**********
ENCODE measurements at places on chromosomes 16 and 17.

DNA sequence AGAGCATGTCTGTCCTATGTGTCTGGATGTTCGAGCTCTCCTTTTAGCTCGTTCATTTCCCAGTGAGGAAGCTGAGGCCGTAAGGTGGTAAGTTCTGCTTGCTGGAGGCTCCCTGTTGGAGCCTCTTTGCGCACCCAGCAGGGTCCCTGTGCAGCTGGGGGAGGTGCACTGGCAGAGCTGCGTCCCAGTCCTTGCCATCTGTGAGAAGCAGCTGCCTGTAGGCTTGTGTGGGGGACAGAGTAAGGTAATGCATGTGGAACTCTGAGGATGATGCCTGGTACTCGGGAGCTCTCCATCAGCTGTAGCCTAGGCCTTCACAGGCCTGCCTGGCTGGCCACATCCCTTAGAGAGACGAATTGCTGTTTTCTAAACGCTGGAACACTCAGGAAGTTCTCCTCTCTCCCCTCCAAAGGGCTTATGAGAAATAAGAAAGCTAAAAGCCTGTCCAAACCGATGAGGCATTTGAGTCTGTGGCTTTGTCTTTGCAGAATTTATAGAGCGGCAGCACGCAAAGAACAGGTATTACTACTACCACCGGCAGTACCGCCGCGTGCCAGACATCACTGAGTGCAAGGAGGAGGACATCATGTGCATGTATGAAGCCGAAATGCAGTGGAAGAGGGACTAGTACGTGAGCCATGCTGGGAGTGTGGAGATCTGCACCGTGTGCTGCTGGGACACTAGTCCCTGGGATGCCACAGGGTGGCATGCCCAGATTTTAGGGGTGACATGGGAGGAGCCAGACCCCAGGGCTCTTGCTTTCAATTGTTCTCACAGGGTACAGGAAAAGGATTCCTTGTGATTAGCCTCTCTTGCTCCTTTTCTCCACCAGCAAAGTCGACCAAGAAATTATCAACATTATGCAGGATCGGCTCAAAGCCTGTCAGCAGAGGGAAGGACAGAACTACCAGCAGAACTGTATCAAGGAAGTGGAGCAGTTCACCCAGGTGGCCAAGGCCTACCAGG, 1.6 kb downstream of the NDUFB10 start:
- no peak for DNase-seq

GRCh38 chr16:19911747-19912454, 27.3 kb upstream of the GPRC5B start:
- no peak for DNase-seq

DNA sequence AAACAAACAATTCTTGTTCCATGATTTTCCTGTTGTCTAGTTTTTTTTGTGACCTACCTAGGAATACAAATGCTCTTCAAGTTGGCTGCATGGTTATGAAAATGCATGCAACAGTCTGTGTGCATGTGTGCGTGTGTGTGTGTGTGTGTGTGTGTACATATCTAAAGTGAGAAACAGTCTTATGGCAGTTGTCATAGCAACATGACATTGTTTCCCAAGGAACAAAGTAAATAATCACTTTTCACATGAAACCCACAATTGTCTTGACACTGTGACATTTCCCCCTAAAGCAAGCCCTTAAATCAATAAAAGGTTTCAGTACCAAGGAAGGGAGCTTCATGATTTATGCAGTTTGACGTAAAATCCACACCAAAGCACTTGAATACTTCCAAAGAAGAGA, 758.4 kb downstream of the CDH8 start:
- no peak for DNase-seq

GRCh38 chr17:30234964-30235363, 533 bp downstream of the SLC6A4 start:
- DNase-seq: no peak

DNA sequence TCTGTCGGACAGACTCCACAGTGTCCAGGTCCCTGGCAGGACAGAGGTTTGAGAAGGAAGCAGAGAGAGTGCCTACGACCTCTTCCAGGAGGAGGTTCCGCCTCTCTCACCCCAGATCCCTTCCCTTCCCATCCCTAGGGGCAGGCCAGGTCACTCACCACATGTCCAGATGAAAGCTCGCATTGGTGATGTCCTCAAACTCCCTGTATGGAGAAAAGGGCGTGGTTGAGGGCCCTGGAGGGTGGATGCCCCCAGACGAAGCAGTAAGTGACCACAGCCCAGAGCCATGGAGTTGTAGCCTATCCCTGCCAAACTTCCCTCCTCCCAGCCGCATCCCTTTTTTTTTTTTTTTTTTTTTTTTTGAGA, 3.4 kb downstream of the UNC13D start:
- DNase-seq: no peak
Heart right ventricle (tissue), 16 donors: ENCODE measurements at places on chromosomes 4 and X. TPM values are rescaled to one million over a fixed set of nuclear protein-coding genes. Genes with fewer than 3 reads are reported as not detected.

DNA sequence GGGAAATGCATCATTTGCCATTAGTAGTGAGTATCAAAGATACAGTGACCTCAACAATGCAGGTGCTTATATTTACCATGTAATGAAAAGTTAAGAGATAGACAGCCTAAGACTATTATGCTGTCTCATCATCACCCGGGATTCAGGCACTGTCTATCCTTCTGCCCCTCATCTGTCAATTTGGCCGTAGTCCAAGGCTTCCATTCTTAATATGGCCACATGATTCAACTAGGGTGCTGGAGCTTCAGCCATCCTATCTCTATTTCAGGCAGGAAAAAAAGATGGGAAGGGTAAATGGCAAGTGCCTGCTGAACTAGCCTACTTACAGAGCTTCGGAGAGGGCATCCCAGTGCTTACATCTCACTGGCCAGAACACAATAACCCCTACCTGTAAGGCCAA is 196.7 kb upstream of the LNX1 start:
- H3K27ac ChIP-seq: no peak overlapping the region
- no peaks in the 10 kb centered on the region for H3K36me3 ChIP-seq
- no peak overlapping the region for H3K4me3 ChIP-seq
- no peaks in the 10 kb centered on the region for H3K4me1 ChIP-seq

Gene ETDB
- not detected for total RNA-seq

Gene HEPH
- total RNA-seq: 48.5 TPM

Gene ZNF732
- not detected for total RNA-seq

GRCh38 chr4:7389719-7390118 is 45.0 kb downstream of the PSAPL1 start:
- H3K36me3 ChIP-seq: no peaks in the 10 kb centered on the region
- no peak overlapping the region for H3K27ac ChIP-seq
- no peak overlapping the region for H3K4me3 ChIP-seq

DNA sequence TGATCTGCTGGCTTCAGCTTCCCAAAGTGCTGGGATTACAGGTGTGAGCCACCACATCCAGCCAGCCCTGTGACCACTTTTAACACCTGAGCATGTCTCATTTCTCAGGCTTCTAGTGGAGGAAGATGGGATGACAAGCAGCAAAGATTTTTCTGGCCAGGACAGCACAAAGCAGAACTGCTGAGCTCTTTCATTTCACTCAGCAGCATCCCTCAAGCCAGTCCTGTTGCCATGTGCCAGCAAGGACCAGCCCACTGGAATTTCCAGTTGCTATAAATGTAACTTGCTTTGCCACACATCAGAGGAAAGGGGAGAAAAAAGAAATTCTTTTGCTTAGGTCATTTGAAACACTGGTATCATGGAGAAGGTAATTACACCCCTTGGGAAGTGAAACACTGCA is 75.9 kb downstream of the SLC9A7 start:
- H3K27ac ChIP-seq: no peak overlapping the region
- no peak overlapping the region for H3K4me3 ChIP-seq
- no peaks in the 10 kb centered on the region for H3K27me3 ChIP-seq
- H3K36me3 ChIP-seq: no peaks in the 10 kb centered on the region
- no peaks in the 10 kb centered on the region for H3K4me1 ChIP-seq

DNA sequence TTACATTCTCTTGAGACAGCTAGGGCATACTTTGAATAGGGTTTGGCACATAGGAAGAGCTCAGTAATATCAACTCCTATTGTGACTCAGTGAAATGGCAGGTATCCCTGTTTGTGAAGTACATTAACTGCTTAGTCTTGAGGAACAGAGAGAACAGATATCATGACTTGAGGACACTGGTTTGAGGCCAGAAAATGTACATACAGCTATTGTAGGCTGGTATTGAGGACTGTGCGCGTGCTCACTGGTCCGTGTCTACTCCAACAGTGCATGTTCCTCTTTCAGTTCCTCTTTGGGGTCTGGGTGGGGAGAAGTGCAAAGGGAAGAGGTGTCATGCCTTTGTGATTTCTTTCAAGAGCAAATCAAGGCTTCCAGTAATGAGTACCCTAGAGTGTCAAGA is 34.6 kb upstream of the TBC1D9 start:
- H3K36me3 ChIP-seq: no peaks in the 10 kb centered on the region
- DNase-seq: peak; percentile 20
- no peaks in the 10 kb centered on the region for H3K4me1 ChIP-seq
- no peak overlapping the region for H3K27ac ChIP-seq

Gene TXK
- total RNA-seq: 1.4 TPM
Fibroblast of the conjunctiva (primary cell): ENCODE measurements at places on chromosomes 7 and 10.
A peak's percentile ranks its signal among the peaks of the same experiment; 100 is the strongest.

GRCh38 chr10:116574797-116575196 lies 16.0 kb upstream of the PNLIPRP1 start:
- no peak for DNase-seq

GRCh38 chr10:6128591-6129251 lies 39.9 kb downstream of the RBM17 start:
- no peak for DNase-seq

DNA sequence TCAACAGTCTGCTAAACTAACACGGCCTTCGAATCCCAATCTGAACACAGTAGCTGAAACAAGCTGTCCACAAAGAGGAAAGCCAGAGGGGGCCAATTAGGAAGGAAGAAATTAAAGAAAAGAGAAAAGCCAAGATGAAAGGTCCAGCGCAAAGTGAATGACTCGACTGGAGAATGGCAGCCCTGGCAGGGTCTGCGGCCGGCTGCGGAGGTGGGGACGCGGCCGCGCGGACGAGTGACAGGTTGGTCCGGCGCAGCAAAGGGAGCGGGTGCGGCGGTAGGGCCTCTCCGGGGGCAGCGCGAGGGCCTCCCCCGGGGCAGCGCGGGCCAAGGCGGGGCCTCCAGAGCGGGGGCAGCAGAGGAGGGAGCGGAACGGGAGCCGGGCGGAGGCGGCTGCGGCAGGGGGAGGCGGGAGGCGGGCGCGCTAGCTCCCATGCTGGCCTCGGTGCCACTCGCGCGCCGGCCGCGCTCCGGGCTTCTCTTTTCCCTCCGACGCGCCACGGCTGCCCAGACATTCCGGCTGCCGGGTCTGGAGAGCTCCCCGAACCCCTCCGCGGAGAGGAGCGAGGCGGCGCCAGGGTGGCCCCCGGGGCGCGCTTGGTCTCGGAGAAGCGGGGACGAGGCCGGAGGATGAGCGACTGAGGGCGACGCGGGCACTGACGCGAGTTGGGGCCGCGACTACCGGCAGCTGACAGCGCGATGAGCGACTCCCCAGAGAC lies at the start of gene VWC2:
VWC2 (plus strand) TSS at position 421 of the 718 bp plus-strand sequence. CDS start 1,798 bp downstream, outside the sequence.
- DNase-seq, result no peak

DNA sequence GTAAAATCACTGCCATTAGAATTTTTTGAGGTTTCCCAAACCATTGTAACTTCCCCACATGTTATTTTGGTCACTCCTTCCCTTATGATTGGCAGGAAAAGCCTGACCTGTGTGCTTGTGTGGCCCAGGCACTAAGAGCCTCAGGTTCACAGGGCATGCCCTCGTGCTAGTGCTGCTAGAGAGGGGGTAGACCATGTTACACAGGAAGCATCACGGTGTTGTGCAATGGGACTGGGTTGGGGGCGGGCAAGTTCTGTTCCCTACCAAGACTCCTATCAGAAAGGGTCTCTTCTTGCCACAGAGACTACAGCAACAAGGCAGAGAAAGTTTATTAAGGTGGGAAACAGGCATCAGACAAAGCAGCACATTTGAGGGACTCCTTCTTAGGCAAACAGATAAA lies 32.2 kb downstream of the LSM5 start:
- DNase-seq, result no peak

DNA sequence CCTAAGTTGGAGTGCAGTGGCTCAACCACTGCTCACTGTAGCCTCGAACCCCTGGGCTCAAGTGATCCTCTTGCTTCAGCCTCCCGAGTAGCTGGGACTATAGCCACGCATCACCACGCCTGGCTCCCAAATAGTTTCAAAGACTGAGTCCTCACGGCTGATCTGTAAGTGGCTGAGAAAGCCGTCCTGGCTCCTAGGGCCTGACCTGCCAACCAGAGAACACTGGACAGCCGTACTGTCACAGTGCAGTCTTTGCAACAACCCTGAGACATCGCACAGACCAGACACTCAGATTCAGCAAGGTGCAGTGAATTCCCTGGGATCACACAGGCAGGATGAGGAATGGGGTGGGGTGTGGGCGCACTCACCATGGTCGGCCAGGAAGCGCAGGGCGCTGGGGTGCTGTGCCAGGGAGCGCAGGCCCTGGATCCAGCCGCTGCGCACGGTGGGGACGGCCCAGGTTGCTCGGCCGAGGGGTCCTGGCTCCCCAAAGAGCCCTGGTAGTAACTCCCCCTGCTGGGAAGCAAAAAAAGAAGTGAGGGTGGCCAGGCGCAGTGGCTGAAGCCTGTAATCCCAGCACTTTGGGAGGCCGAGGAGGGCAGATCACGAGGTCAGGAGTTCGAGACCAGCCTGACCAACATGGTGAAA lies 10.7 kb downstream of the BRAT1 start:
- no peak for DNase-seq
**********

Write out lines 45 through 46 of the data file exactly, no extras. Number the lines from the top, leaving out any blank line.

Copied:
GRCh38 chr10:6128591-6129251 lies 39.9 kb downstream of the RBM17 start:
- no peak for DNase-seq